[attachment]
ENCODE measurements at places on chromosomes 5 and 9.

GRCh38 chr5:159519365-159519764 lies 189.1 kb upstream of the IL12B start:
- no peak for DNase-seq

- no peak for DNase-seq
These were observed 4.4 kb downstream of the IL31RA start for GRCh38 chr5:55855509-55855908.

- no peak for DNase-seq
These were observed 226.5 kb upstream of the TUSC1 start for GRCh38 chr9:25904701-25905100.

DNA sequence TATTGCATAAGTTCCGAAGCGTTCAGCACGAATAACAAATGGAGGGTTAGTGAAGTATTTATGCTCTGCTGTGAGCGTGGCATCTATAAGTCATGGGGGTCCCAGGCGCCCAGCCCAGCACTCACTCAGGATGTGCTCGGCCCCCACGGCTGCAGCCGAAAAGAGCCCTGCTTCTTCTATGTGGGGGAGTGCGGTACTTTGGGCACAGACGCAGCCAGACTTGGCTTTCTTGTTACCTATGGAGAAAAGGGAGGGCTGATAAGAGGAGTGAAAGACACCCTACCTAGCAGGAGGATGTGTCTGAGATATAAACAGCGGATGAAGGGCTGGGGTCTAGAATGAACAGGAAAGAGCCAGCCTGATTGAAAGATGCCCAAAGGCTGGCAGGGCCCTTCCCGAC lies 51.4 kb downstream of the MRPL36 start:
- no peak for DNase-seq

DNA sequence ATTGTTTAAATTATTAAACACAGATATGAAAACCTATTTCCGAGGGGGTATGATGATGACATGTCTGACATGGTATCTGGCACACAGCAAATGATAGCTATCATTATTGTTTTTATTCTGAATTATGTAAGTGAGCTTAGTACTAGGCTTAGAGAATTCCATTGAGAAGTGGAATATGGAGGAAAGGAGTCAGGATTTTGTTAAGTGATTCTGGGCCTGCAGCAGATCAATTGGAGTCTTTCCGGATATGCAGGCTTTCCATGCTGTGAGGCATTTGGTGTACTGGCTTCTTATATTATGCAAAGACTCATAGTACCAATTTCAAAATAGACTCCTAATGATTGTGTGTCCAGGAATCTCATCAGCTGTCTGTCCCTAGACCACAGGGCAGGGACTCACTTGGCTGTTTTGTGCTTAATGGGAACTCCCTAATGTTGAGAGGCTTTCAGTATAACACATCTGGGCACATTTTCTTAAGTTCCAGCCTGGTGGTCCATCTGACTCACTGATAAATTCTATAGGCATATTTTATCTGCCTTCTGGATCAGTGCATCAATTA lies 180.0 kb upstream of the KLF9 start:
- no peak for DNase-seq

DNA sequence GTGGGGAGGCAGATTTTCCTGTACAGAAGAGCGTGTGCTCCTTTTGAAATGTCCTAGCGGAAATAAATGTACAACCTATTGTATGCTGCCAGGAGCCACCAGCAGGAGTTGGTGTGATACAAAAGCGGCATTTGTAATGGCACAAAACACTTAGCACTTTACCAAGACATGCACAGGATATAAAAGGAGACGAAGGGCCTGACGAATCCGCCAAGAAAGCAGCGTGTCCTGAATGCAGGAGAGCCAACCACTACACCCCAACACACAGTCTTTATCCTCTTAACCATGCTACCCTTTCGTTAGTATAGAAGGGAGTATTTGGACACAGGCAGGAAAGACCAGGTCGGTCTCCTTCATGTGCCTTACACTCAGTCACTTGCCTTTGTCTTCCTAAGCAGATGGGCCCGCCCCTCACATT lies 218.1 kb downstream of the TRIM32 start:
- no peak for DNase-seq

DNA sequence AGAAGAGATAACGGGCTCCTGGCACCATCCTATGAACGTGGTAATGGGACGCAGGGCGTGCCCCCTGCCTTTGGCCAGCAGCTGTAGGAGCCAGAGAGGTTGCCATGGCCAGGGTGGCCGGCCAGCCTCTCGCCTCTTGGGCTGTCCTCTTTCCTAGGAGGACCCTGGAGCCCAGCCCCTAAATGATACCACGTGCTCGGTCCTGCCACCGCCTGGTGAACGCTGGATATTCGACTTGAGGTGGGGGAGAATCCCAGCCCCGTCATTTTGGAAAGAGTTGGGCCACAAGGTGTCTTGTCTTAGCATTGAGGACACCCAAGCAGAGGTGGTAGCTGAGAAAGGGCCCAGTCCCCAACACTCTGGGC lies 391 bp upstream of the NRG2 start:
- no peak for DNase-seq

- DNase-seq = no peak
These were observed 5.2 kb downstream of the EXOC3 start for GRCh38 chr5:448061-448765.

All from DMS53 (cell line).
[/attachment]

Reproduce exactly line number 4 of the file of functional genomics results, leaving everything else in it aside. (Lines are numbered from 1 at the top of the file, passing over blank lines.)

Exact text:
- no peak for DNase-seq